NOTE: I noticed today that once I opened the Delta app on my iPhone the Apple Watch app opened right away. Like the Marriott app, that defeats the purpose of the Watch app. This needs to be fixed.
This is unacceptable! The minute you tell me I have to take out my iPhone, your app has failed.
I imagine that the apps will get better now that developers actually can get Apple Watches to test with. I expect this market to continue to grow.
The Built-in Apps are Good
As you might expect the built-in apps are generally better, more stable than the 3rd party Apps. I’m sure Apple’s engineers had complete access to the hardware to play. I really like the Messages App, Passbook, Weather, the Phone app, and the Timer (I used the timer as a presentation timer on Saturday and really appreciated the tap on my wrist letting me know I only had 10 more minutes left).
It’s all about “Glances”
I’m finding that while you can have up to 20 Apps with “Glances” that fewer “Glances” are better. By the time you have to swipe left or right 10 times to find the Glance you want you could have just as easily found and opened the App itself. Today I removed all but the few glances that I will use the most. By the way a “glance” is when you swipe up from the bottom to get to things like battery life, current stock price of your favorite stock, current weather etc. When you swipe up you see the last glance you used. To switch to a different glance you either swipe left or right to navigate them. Having too many will defeat the convenience of glances.
Apple Pay is the Killer App
One of the things I was looking forward to with Apple Watch is actually Apple Pay. The idea of not only not having to take out my wallet at the register, but not having to take out my iPhone 6 Plus is very appealing. I’m happy to report that Apple Pay rocks on Apple Watch and is definitely the fastest way to pay for things. See it in action in this short video I made:
The Bottom Line
Every time I mention Apple Watch I always have at least one person questioning why anyone would need it? Apple Watch is an extension of your iPhone on your wrist. There isn’t anything that you can do on Apple Watch that you couldn’t do on your iPhone. I remember the same arguments that surfaced when the iPad was released. There was nothing that you could do on iPad that you couldn’t do on your laptop. If you’re in that mindset then you’re right Apple Watch is probably not for you. For me it’s about seeing information at a “glance” and not having to always pull out my iPhone 6 Plus. The same way the iPhone allowed me to do things without always having to pull out my MacBook Pro. If the Apple Watch did nothing but displayed the time, weather, date, another time zone of my choosing, gave me my Passbook passes and Apple Pay it would have already been all that I wanted. However, the Apple Watch offers so much more. For a 1.0 product the hardware seems solid. I would like to see more watch faces as it seems like the iPod nano had more watch faces than the Apple Watch, but I’m sure that will happen in time with software updates. Once the 3rd party apps are refined a bit, Apple will have another healthy new product line on their hands. I’m happy with my purchase and look forward to continued updates, apps and other 3rd party accessories.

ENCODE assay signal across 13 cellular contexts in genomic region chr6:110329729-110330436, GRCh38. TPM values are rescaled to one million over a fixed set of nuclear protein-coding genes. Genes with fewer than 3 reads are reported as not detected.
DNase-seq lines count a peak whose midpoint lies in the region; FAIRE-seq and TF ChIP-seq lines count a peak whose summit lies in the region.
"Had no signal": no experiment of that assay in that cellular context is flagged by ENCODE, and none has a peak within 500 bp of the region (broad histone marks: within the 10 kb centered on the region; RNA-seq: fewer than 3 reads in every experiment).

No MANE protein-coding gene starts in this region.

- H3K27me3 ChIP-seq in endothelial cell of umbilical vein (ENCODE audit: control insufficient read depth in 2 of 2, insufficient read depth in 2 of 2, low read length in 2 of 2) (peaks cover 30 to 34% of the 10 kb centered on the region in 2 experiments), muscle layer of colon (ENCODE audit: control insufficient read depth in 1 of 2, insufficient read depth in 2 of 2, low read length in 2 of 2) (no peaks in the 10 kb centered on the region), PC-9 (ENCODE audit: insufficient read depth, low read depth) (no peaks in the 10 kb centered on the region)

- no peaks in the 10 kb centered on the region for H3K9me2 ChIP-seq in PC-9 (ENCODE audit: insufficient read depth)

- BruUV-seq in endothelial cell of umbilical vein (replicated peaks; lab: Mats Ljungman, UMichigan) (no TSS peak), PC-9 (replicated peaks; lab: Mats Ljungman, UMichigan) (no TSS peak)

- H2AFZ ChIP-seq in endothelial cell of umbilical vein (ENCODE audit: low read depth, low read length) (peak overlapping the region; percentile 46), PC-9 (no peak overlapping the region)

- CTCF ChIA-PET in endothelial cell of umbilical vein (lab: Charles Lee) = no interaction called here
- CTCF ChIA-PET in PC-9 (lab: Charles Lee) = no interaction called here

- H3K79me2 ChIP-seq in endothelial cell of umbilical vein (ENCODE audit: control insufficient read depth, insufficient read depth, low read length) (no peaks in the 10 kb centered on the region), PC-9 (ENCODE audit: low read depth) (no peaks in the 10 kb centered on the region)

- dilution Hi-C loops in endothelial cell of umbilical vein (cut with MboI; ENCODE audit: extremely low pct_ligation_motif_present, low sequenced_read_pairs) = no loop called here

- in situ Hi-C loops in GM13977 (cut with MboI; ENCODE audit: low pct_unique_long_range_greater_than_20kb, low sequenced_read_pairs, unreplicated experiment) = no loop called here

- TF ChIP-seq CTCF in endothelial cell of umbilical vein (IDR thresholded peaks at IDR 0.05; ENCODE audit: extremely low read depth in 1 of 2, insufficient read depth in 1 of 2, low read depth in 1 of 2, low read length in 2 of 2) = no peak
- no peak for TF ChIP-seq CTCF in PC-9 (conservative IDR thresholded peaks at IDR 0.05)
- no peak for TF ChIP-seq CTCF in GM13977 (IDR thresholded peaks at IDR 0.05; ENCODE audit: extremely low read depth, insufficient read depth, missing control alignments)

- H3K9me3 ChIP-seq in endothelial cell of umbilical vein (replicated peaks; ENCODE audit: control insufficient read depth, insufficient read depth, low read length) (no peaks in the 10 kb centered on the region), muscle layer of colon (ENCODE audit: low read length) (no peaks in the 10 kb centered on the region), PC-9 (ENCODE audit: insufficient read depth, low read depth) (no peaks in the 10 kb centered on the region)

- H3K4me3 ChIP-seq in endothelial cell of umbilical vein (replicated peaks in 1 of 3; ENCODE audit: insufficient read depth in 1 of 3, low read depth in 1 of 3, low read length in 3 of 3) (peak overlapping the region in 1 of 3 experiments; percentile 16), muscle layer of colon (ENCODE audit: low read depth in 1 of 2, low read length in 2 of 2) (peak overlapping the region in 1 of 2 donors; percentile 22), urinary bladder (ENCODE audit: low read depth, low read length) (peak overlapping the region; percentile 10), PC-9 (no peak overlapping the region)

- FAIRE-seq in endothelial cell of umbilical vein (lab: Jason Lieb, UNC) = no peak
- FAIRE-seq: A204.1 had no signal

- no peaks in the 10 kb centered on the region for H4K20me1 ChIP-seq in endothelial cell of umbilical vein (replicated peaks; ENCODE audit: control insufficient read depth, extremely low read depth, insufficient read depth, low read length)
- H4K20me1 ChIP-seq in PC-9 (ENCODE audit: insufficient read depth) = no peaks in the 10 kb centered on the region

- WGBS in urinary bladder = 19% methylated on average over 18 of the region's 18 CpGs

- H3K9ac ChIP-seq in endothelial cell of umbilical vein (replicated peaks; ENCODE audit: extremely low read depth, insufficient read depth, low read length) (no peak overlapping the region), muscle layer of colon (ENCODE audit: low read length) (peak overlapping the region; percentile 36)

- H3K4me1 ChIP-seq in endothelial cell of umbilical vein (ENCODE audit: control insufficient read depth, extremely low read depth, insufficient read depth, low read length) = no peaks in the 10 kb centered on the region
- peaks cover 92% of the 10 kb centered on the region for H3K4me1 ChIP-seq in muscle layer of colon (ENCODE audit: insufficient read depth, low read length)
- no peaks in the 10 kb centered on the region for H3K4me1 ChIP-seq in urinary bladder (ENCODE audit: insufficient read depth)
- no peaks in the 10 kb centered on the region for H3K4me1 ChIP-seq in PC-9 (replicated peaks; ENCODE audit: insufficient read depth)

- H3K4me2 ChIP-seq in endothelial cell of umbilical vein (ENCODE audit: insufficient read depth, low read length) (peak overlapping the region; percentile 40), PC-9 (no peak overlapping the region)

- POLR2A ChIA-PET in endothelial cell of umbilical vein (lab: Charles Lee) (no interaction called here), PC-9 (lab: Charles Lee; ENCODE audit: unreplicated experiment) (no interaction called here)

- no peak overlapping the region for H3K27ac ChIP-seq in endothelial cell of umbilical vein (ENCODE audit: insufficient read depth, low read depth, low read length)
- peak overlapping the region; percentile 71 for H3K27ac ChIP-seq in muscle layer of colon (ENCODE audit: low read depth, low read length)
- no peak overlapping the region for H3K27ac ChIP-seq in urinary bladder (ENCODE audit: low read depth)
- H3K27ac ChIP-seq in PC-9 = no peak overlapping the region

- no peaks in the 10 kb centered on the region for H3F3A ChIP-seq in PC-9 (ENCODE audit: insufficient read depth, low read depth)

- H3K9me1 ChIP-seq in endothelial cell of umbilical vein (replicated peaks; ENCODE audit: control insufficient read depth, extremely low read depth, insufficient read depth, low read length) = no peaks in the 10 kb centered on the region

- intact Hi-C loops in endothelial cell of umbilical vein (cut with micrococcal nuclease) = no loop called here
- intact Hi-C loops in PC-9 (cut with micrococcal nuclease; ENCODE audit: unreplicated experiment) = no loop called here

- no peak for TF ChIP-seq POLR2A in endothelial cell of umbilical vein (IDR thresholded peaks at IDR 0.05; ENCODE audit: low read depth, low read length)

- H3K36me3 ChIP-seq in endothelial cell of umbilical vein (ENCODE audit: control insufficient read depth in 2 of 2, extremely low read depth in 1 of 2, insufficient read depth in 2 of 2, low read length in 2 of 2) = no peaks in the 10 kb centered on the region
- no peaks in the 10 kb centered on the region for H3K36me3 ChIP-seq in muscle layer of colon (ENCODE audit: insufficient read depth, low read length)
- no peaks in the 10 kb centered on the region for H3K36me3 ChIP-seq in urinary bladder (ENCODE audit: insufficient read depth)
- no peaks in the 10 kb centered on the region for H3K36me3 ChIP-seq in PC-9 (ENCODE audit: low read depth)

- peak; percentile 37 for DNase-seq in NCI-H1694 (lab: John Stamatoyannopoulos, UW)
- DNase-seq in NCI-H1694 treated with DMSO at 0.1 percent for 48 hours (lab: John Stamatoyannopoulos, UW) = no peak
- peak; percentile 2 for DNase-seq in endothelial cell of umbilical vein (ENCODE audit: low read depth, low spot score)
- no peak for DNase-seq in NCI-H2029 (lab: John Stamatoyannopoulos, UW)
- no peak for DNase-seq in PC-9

I remember when I first saw the above photo on Westscott’s website, I immediately and without hesitation said “WOW!” I love continuous lighting and the thought of having an LED light panel that would be easy to travel with was intriguing. I recently put the 10×10″ model to the test. Here’s a short video of my setup: